You can and Intervals handles this scenario really well. When we first built Intervals we were doing a healthy amount of web development on the Pelago side of our business. We typically did custom development projects that were followed up with maintenance contracts. We would offer pricing discounts on our hourly rate based on how much the client purchases up front. The more they buy the bigger the discount. This helps generate cash flow and the client gets a break on the hourly rate. Here is an example of our maintenance contract if you are interested.
With Intervals you create the project, set the hourly rates that have been agreed upon, create a free form invoice and then track the progress of the work. Here is an example from when we were doing web development maintenance contracts:
- Create a free form invoices with the package they selected as the line item (Pre Pay Web Maintenance : Package 1 : $5,000 for example).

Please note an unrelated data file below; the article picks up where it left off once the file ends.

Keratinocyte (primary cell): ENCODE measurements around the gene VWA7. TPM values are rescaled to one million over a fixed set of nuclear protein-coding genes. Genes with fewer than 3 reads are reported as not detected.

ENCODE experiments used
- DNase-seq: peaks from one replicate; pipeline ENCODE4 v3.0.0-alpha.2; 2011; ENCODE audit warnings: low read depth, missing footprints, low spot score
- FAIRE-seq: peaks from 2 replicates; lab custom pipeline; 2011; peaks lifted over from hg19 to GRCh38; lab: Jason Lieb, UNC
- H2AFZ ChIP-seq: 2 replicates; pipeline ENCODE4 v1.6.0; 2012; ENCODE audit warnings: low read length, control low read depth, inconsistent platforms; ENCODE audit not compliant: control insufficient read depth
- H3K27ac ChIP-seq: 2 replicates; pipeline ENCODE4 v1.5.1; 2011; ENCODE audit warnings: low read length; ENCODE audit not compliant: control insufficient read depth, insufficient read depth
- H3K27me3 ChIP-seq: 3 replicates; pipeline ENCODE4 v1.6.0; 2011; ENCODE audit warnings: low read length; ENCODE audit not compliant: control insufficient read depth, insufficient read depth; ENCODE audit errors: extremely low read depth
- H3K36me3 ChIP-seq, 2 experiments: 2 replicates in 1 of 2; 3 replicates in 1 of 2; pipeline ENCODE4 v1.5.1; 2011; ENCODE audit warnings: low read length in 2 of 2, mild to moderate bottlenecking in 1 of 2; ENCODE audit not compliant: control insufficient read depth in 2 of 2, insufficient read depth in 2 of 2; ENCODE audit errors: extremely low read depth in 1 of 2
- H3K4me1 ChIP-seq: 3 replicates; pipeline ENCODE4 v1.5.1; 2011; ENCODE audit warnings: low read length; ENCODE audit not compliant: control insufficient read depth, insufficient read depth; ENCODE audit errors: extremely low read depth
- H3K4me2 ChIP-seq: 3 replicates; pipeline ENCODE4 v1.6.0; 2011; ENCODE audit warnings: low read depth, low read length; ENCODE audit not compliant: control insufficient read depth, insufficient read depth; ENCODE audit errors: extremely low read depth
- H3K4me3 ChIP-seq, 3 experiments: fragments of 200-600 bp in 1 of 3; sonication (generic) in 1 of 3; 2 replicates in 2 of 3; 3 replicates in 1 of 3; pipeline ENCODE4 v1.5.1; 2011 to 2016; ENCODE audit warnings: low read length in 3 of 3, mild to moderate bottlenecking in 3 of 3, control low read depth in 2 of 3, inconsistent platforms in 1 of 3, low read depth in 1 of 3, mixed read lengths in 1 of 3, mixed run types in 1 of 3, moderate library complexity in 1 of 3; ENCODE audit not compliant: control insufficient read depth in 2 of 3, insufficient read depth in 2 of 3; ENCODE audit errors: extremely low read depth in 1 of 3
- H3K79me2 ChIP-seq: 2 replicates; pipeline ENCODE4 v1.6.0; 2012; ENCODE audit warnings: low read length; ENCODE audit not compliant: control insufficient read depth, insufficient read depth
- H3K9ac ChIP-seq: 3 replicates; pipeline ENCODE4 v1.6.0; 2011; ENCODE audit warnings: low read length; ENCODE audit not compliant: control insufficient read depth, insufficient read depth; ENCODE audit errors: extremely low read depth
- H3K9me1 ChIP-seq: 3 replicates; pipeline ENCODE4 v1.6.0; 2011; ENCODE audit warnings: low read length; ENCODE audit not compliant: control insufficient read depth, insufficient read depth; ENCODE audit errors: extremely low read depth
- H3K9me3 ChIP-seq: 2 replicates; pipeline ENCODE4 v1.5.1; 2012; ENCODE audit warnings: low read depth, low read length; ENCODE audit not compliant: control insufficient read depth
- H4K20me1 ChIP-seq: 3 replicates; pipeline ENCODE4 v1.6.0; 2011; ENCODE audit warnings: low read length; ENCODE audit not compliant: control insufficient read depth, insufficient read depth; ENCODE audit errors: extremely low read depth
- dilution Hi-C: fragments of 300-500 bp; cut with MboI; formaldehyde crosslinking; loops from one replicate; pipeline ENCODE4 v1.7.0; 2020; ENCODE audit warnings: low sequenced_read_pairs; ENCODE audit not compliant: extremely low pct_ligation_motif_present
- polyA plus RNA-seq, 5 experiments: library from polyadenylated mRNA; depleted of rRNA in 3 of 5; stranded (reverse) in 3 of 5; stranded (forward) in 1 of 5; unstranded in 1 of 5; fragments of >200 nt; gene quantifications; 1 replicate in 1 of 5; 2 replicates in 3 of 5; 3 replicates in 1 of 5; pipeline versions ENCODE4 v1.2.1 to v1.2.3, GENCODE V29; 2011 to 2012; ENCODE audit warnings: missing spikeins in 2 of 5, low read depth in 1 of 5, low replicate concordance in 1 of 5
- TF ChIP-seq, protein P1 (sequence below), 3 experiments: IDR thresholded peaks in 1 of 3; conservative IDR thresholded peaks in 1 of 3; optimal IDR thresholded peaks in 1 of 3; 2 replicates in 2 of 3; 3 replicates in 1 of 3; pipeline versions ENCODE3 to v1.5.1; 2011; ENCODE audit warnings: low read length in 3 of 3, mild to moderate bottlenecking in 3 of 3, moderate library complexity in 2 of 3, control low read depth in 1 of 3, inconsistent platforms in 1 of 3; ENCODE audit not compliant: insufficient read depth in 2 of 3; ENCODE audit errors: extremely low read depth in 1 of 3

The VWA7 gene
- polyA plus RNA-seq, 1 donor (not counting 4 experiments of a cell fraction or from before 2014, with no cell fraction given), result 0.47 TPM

- Set a budget alert at the project profile to let you know when a certain project threshold has been reached. We typically would set it at 75% for maintenance contracts so we have a heads up that the prepayment is close to being used up.
- Track all of our hours as billable. This will help show you when the amount of work has exceeded what has been paid for. The project dashboard will show the high level financial state of the project and whether or not it still has a credit.
- If you need to show a detailed report to your client showing where the hours have gone, the project activity report with “by task” selected in the summary drop down is ideal. The top half of the report will show all of the totals and the bottom half will show the financial value of each individual task.
- If you are going to continue working with the client we would allow our maintenance customers to extend the contract by making another payment. If the work was complete and there was no need to extend the contract but there was an overage, a free form invoice could be generated with a line item with the final overage.